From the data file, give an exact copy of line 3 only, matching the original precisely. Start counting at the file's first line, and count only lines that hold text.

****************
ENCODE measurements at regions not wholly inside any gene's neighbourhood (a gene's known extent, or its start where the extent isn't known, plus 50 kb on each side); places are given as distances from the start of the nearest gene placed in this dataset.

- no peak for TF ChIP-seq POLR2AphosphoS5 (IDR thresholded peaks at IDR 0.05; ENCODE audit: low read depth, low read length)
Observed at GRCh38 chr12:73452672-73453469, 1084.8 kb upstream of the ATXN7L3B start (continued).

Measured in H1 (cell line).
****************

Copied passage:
Observed at GRCh38 chr12:73452672-73453469, 1084.8 kb upstream of the ATXN7L3B start (continued).